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By The Skanner News | The Skanner News
Published: 06 September 2006

WASHINGTON—Many more White children use the Internet than do Hispanic and Black students, a reminder that going online is hardly a way of life for everyone.
Two of every three White students — 67 percent — use the Internet, but less than half of Blacks and Hispanics do, according to federal data released Tuesday. For Hispanics the figure is 44 percent; for Blacks, it's 47 percent.
"This creates incredible barriers for minorities," said Mark Lloyd, a senior fellow at the Center for American Progress and an analyst on how communications influence civil rights.
Not using the Internet "narrows their ability to even think about the kind of work they can be doing," Lloyd said. "It doesn't prepare them for a world in which they're going to be expected to know how to do these things."
The new data come from the National Center for Education Statistics, an arm of the Education Department. They are based on a national survey of households in 2003.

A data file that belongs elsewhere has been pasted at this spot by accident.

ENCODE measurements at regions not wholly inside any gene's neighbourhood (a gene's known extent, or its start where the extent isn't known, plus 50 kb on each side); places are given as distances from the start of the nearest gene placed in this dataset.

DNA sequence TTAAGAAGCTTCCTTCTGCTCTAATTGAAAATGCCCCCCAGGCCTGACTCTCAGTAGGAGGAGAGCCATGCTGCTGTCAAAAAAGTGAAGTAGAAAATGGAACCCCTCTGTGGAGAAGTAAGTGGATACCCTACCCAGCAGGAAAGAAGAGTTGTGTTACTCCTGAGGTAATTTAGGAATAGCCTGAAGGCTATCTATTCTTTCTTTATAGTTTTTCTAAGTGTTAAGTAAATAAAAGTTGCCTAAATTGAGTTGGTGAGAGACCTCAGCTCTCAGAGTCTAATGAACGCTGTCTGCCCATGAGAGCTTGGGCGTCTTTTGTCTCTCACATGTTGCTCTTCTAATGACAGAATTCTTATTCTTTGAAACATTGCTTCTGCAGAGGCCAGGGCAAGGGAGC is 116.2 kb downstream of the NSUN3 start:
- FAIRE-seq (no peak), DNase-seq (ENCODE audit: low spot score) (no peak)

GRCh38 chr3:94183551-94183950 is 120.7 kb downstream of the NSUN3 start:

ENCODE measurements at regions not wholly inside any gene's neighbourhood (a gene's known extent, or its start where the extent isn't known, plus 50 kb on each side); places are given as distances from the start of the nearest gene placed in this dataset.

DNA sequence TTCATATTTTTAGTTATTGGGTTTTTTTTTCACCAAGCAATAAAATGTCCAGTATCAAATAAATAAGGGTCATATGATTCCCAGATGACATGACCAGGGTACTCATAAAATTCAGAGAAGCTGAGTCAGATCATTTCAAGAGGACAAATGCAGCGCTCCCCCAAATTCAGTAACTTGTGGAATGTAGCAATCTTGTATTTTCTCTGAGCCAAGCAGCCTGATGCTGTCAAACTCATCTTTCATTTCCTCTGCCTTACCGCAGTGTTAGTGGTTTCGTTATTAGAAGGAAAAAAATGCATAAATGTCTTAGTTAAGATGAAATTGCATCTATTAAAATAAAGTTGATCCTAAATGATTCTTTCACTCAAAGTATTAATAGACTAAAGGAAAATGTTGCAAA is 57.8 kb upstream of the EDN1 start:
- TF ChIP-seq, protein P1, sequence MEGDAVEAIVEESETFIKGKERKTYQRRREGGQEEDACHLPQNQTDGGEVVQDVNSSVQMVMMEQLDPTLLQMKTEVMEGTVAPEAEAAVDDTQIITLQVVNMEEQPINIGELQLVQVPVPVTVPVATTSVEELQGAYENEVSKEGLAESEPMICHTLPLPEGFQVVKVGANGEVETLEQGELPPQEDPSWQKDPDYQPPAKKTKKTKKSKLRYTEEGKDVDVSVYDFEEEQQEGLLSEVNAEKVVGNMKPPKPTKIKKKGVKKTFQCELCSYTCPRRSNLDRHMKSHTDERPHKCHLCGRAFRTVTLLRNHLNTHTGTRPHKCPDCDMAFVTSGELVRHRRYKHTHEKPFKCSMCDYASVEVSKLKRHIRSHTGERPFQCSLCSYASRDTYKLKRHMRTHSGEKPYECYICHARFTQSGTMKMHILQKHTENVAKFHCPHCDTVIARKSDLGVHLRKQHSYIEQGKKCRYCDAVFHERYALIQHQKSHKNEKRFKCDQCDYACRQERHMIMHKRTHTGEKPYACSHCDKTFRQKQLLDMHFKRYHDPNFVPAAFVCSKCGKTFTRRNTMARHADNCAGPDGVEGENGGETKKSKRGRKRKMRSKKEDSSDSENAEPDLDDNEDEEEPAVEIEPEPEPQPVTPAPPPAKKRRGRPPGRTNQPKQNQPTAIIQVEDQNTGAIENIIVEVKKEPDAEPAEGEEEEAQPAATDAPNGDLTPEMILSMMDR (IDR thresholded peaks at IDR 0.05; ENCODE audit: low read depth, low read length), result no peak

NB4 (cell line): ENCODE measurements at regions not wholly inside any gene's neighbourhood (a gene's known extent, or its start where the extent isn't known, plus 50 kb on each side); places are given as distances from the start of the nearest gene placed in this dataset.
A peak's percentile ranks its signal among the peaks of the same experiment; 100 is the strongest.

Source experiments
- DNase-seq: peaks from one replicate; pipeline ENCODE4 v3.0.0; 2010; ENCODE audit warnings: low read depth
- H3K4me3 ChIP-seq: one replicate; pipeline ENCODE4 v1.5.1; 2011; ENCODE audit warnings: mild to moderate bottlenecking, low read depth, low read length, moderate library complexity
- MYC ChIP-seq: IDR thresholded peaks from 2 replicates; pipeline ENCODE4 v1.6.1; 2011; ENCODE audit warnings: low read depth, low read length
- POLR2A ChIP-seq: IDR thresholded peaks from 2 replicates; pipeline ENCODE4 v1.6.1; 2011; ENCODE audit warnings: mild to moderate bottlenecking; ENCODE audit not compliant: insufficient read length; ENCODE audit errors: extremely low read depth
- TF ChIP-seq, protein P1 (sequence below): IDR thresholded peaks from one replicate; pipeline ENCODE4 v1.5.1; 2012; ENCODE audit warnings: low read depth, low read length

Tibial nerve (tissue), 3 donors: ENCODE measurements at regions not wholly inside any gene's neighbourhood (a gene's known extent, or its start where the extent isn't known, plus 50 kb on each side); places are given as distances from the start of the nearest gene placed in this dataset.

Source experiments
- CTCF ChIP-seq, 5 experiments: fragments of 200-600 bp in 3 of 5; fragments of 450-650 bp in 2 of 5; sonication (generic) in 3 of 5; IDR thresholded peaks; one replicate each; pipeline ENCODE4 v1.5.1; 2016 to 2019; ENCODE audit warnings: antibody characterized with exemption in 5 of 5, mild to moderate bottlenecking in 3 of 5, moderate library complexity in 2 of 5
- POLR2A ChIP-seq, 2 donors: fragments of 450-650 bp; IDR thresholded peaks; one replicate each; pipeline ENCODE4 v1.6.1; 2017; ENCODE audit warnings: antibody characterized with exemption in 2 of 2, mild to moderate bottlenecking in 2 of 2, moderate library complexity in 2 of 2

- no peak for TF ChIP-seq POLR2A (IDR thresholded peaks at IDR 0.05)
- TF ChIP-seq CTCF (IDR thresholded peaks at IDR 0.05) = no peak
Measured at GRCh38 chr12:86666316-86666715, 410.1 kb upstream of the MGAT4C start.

Overall, 91 percent of students in nursery school through 12th grade use computers; 59 percent use the Internet.
Within those numbers, the digital divide between groups is a national concern.
Studies have shown that access and ability to use the Internet help improve people's learning, job prospects and daily living.
Schools have taken steps to close the gaps.
Virtually all U.S. schools are connected to the Internet. The gaps in Internet usage between Whites and minorities, though sizable, are smaller during the school day.
That's not the case at home.
Some 54 percent of White students use the Internet at home, compared with 26 percent of Hispanic and 27 percent of Black youngsters. Limited access at home can erode a student's ability to research assignments, explore college scholarships or just get comfortable going online.
"The sky is not falling," Lloyd said. "The numbers are improving. But there is still a gap, and we need to find a way to address it."
— The Associated Press

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